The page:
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Biographies: Obituary -- Derrick Henry Lehmer

IP.com Disclosure Number: IPCOM000129885D
Original Publication Date: 1995-Jun-30
Included in the Prior Art Database: 2005-Oct-07
Document File: 7 page(s) / 31K

Publishing Venue

Software Patent Institute

Related People

Harry D. Huskey: AUTHOR [+2]

Abstract

Spartansburg, South Carolina

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THIS DOCUMENT IS AN APPROXIMATE REPRESENTATION OF THE ORIGINAL.

Copyright ©; 1995 by the Institute of Electrical and Electronics Engineers, Inc. All rights reserved. Used with permission.

Biographies: Obituary -- Derrick Henry Lehmer

Harry D. Huskey

Spartansburg, South Carolina

Derrick Henry Lehmer, authority on number theory, early proponent of high-speed computers for mathematics, and designer, builder, and principal operator of pre-World War II mechanical number sieves, died in Berkeley, California, May 22, 1991, of natural causes. He was 86. I have divided this somewhat informal obituary of my friend, Dick, into two parts. First I describe his unique mechanical and electronic sieve computers, and then I tell the story of his life.

Part I: Sieve computers.

Mechanical sieve computers.

While an undergraduate at the University of California at Berkeley (UCB), Dick became interested in mechanizing the solution of linear congruence relations such as x = y(m). The problem is to find those integer values of x (y or m) such that x - y is a multiple of m. For example, if one can find an m different from 1 that satisfies 2257 = I(m), then the Mersenne conjecture that 2:57 -1 (a number of over 77 decimal digits) is prime is false.* 1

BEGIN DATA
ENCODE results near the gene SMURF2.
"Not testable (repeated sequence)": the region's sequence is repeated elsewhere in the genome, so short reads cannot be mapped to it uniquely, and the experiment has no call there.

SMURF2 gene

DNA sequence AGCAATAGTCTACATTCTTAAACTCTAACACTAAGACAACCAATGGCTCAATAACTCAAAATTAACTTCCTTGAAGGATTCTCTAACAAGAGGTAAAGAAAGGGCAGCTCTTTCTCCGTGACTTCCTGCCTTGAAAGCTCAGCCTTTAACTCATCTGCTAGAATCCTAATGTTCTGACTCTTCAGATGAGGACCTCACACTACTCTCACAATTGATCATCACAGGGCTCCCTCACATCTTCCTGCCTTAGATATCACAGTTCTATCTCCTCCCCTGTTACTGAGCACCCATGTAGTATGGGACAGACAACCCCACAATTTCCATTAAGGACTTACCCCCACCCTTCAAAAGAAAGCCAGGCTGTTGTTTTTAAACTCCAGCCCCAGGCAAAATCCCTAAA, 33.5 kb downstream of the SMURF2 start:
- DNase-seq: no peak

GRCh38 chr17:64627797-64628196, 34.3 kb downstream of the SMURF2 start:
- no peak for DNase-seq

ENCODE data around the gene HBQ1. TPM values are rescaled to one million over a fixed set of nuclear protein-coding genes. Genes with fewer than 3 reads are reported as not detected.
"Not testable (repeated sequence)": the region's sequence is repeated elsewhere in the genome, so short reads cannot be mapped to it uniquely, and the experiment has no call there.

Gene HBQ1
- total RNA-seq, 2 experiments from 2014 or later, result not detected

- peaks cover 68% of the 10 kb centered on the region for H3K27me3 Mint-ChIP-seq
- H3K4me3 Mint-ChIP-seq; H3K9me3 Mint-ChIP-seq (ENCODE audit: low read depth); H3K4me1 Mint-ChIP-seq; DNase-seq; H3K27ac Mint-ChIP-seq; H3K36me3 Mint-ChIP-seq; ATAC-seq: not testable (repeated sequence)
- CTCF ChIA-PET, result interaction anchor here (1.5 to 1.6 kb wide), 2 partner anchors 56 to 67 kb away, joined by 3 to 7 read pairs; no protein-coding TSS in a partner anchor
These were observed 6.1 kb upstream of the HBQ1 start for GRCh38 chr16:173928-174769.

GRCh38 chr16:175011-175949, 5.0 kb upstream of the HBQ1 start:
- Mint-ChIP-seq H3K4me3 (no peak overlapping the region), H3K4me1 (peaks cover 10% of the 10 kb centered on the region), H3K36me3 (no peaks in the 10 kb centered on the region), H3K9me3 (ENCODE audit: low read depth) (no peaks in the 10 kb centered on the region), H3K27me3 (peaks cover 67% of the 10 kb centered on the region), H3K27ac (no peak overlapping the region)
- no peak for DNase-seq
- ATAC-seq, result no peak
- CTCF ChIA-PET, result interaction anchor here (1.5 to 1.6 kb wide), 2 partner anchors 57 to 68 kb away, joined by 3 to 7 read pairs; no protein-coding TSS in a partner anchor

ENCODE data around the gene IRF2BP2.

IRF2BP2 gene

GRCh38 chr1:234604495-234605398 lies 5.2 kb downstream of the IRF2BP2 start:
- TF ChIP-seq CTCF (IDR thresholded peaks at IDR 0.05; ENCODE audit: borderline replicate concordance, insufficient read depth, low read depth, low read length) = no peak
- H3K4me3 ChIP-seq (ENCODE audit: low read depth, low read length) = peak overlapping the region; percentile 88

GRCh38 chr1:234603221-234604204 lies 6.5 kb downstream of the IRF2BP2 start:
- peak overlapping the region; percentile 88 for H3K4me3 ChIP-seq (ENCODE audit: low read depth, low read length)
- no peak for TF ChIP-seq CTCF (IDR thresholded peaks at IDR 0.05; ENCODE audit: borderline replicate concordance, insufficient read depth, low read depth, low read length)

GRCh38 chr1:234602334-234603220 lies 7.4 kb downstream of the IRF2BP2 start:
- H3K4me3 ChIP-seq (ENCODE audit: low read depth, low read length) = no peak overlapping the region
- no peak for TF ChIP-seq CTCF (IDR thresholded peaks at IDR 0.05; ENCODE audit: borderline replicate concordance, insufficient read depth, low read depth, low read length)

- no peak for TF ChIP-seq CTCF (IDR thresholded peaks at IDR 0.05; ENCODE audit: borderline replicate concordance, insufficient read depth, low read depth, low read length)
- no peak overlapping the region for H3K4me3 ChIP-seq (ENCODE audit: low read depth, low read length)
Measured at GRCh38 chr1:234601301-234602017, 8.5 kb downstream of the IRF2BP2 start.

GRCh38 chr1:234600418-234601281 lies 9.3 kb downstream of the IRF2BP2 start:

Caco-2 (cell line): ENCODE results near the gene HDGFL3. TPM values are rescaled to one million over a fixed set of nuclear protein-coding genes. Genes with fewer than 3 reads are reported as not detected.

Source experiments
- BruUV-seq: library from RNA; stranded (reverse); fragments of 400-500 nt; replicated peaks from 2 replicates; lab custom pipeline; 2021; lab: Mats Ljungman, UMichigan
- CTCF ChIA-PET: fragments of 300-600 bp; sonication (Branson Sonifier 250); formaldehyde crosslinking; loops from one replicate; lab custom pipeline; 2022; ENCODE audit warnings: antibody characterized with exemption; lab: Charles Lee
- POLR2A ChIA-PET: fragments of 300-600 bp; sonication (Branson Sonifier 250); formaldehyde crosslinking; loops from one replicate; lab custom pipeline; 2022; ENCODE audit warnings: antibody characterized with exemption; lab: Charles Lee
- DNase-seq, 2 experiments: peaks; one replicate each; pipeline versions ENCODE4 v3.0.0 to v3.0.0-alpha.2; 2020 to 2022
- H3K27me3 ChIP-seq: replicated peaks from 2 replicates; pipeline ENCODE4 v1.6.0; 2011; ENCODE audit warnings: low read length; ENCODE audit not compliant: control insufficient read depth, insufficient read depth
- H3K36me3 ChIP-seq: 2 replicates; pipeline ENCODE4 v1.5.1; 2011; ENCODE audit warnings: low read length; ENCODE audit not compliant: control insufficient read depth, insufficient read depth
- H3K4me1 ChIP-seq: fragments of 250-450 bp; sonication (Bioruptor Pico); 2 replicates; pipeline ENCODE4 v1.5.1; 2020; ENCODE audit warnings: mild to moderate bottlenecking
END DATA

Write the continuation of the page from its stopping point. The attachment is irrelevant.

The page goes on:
(Image Omitted: Derrick Henry Lehmer Born February 23, 1905, Berkeley, Calif.; died May 22, 1991, Berkeley, Calif. Pre-World War II inventor of a mechanical method of solving congruence relations and finding prime numbers. Education: AB, University of California, Berkeley, 1927; ScM, mathematics, Brown University, 1929; PhD, mathematics, Brown University, 1930. Professional experience: assistant, Brown University, 1928; National Research Council fellow, California Institute of Technology, 1930-32; researcher, Institute for Advanced Study, Princeton N.J., 1933-34; instructor, Lehigh University, 1934-38; assistant professor, Lehigh University, 1938-40; professor, University of California, Berkeley, 1940-72, professor emeritus, 1972-death; mathematician, Aberdeen Proving Ground, 1945-46; director, Institute for Numerical Analysis

   (INA), National Bureau of Standards, and University of California, Los Angeles, 1951 -53. Honors and awards: Guggenheim fellow, Cambridge University, 1938-39; Fulbright lectureship in Australia, 1959; vice president, American Mathematical Society, 1953; vice president, Association for Computing Machinery, 1954-57; research professor, Miller Institute for Basic Research in Science at Berkeley, 1962-63.)

While still a graduate student (1928 to 1930), Dick, along with his wife, Emma, spent many hundreds of hours manually showing that 2157 - 1 was not prime. They worked independently, comparing numbers at each step, so as to be confident in their results.

1 * Marin Mersemle (1588-1648) was a monk, a French mathematician, a natural philosopher, and a theologian. He studied numbers of the form 2P - 1, where p is prime, and now such numbers are called Mersenne numbers.

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